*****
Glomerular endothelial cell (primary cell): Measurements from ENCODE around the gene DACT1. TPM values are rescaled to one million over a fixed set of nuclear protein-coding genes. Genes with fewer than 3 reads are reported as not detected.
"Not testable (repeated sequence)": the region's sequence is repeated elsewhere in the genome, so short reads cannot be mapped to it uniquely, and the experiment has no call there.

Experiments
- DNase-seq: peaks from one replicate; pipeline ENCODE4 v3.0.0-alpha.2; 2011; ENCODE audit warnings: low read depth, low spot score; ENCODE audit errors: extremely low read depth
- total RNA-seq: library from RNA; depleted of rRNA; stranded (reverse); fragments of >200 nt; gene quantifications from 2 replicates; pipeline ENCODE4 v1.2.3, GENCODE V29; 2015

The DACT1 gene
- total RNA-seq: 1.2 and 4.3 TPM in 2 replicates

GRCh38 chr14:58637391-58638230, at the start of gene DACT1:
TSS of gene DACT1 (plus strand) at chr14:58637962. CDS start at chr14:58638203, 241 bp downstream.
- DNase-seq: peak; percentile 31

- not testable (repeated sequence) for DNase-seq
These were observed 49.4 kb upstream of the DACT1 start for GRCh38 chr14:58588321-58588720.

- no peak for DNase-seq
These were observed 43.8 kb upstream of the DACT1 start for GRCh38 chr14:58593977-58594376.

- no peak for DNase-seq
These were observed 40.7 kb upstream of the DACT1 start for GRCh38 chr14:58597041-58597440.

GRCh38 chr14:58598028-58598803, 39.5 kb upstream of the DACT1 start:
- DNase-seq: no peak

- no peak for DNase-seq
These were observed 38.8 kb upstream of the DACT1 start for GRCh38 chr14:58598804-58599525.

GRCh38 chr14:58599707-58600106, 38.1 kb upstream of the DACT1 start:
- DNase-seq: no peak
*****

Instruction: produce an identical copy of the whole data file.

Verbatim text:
Glomerular endothelial cell (primary cell): Measurements from ENCODE around the gene DACT1. TPM values are rescaled to one million over a fixed set of nuclear protein-coding genes. Genes with fewer than 3 reads are reported as not detected.
"Not testable (repeated sequence)": the region's sequence is repeated elsewhere in the genome, so short reads cannot be mapped to it uniquely, and the experiment has no call there.

Experiments
- DNase-seq: peaks from one replicate; pipeline ENCODE4 v3.0.0-alpha.2; 2011; ENCODE audit warnings: low read depth, low spot score; ENCODE audit errors: extremely low read depth
- total RNA-seq: library from RNA; depleted of rRNA; stranded (reverse); fragments of >200 nt; gene quantifications from 2 replicates; pipeline ENCODE4 v1.2.3, GENCODE V29; 2015

The DACT1 gene
- total RNA-seq: 1.2 and 4.3 TPM in 2 replicates

GRCh38 chr14:58637391-58638230, at the start of gene DACT1:
TSS of gene DACT1 (plus strand) at chr14:58637962. CDS start at chr14:58638203, 241 bp downstream.
- DNase-seq: peak; percentile 31

- not testable (repeated sequence) for DNase-seq
These were observed 49.4 kb upstream of the DACT1 start for GRCh38 chr14:58588321-58588720.

- no peak for DNase-seq
These were observed 43.8 kb upstream of the DACT1 start for GRCh38 chr14:58593977-58594376.

- no peak for DNase-seq
These were observed 40.7 kb upstream of the DACT1 start for GRCh38 chr14:58597041-58597440.

GRCh38 chr14:58598028-58598803, 39.5 kb upstream of the DACT1 start:
- DNase-seq: no peak

- no peak for DNase-seq
These were observed 38.8 kb upstream of the DACT1 start for GRCh38 chr14:58598804-58599525.

GRCh38 chr14:58599707-58600106, 38.1 kb upstream of the DACT1 start:
- DNase-seq: no peak